Words absolutely are materials, especially in our computer age. Where does design fiction fall in terms of both prose and code?


Is speculative design only meaningful when it has an audience?

There’s a renaissance of space expedition entertainment that’s been picking up pace in the last few years: Battlestar Galactica, Halo, EVE, Wall-E, Avatar, Mass Effect, District 9, Moon, Elysium, Europa Report, After Earth, Apollo 18, Oblivion, Kerbal, Gravity, Civilization: Beyond Earth, Ender’s Game, Guardians of the Galaxy, Interstellar, Jupiter Ascending — not to mention the resurgence of Star Trek, Star Wars, and Doctor Who, and real-life developments from SpaceX, NASA, and Planetary Resources. Cinema has a fantastic way of engaging with an audience, allowing them to, as Brian David Johnson would put it, “accept the imagined future as real, plausible, and acceptable”. What strikes me about *most* of these movies is that the futures they present actually seem plausible — they are modern Space Opera; there’s not a whole lot of Asimovian SciFi going on in popular science fiction.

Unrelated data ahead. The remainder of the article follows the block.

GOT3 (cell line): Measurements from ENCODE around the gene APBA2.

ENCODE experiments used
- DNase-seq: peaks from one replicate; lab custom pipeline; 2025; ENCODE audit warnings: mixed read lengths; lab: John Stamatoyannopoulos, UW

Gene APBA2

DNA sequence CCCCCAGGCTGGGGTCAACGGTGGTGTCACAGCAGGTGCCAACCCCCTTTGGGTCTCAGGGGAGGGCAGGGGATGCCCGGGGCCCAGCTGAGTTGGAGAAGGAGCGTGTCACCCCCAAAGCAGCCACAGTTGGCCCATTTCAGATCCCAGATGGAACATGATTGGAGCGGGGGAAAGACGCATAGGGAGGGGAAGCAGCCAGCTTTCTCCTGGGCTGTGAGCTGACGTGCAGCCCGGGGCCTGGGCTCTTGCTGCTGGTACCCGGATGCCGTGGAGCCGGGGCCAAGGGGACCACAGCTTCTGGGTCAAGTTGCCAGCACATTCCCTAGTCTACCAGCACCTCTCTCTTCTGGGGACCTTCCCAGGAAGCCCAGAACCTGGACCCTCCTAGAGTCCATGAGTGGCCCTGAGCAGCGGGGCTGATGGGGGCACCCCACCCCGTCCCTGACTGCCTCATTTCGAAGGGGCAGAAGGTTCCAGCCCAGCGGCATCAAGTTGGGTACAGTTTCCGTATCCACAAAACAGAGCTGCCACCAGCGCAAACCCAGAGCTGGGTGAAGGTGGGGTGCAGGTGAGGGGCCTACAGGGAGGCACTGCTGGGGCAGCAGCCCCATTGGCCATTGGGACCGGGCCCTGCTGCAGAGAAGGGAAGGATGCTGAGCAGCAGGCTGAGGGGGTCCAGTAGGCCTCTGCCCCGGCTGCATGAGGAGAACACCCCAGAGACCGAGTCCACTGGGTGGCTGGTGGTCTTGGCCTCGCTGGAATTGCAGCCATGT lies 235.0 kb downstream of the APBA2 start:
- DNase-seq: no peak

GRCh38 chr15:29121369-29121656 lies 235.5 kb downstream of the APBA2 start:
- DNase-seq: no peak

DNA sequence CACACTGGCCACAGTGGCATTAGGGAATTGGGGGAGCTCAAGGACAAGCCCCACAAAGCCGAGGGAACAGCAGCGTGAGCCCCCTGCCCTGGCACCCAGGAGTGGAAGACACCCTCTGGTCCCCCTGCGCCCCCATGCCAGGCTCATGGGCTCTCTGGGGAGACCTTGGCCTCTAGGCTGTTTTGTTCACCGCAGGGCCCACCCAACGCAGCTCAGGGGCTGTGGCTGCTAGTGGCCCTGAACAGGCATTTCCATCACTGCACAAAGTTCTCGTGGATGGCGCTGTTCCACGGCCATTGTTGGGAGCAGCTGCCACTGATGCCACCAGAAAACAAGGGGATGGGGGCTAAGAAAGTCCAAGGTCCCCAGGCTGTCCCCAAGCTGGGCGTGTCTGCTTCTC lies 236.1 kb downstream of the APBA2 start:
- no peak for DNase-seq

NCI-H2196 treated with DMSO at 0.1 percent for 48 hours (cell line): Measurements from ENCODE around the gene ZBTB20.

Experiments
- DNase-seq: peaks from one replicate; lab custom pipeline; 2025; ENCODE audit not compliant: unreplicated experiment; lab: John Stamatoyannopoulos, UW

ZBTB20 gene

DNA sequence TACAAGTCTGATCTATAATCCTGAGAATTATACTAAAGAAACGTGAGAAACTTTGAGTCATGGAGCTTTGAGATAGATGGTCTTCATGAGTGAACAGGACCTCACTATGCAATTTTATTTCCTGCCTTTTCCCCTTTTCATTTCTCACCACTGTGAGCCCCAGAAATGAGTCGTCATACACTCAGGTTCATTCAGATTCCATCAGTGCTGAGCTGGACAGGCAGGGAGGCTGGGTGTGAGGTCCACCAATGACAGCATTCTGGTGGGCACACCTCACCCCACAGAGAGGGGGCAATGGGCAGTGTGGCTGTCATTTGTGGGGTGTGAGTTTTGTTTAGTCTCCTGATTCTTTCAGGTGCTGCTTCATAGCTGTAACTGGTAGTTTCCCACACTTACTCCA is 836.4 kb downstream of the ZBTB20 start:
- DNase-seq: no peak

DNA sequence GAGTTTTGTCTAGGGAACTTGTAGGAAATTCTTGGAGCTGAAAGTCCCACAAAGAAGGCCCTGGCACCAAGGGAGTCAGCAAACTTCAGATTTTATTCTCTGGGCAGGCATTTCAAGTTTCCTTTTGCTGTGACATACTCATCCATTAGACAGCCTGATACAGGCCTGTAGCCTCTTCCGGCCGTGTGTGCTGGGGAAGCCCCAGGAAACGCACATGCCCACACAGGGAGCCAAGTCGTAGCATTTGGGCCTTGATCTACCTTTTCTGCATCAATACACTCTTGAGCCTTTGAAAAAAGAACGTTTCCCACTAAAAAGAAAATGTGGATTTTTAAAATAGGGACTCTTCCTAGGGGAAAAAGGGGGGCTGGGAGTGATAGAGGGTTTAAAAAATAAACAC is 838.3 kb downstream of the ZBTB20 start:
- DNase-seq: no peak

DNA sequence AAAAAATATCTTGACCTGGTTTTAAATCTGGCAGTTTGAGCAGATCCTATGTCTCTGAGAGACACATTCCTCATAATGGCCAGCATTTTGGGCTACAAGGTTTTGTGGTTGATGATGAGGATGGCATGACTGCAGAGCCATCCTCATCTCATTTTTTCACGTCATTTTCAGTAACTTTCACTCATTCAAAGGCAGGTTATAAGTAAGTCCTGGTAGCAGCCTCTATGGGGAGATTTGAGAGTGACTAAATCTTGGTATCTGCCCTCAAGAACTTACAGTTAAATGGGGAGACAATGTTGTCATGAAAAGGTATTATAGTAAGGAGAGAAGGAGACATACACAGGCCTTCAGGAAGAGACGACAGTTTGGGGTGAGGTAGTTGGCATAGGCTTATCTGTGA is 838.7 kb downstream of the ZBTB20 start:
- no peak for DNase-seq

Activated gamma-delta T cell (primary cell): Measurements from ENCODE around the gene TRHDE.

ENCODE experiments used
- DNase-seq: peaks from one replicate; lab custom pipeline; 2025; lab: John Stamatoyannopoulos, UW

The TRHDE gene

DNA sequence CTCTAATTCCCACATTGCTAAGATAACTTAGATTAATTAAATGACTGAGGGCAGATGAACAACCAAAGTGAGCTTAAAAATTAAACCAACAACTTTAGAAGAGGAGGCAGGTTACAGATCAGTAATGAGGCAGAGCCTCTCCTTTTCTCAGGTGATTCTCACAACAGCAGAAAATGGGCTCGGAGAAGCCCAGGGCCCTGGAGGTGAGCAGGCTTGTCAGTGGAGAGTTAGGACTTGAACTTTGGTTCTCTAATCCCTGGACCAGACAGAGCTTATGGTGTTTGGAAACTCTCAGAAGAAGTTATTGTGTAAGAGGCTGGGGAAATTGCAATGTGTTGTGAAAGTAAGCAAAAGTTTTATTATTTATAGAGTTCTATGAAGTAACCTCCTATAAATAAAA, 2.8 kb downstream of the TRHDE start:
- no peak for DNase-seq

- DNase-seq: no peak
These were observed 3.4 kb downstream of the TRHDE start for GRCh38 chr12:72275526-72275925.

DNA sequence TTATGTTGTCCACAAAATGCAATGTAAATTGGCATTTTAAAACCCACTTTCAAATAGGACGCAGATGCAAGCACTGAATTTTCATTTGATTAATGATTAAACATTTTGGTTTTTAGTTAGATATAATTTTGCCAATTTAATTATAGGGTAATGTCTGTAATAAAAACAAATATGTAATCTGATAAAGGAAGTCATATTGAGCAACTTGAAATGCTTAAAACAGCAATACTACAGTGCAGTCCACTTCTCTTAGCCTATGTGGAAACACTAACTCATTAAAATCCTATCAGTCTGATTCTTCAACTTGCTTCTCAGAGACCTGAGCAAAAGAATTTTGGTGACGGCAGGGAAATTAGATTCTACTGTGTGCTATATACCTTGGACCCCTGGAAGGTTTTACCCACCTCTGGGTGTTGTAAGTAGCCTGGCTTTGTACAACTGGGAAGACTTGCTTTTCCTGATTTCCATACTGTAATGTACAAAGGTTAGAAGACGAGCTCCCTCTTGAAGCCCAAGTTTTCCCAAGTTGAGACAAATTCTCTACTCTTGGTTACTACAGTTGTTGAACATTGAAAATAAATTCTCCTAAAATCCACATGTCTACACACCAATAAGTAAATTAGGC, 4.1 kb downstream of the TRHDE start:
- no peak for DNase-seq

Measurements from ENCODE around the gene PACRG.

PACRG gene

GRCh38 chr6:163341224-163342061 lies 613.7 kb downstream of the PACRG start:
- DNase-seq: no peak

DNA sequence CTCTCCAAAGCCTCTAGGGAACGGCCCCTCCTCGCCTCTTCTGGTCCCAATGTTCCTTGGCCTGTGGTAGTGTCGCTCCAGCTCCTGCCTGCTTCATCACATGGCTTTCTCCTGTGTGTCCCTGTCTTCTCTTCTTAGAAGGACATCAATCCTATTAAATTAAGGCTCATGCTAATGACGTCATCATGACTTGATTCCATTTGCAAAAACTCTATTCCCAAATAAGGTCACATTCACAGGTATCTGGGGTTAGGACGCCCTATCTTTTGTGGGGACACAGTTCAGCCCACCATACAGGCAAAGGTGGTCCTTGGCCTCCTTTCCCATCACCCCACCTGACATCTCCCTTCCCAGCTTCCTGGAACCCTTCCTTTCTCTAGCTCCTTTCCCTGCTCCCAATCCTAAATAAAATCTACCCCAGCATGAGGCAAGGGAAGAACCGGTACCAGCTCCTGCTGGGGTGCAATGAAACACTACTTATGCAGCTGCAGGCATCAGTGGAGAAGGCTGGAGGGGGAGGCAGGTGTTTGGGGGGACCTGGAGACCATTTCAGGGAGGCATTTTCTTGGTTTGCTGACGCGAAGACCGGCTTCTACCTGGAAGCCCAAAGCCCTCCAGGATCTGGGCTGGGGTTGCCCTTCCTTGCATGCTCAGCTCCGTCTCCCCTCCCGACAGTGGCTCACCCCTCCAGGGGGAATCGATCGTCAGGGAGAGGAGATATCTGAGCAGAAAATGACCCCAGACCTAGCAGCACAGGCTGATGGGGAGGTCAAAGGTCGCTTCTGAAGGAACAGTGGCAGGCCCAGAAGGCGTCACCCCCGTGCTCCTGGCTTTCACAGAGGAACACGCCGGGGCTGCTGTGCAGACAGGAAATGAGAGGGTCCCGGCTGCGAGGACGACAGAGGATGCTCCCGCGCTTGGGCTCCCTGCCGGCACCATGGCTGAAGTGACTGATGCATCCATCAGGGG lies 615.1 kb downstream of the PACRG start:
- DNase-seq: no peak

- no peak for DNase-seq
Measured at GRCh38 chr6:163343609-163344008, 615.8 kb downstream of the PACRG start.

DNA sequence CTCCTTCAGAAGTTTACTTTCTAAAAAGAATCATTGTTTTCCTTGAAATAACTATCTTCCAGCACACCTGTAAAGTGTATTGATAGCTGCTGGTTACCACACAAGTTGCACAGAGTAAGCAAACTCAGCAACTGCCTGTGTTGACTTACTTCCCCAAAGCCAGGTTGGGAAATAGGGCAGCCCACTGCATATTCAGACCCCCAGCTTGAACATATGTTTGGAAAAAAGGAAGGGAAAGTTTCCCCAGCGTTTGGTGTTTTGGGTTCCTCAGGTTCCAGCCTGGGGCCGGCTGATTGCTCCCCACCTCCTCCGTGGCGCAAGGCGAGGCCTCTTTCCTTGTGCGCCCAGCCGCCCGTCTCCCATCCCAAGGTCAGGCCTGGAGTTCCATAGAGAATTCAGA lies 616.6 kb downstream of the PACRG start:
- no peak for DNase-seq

Humanity, I think, is yearning for a new age of exploration. We *want* change. We don’t need to resort to tropes of death, dismemberment, the uncanny, and anchors of reality in order to “elicit audience engagement”. The desire and willingness to accept design fiction and design futures into the milieu is not something we need to instigate — it’s already here.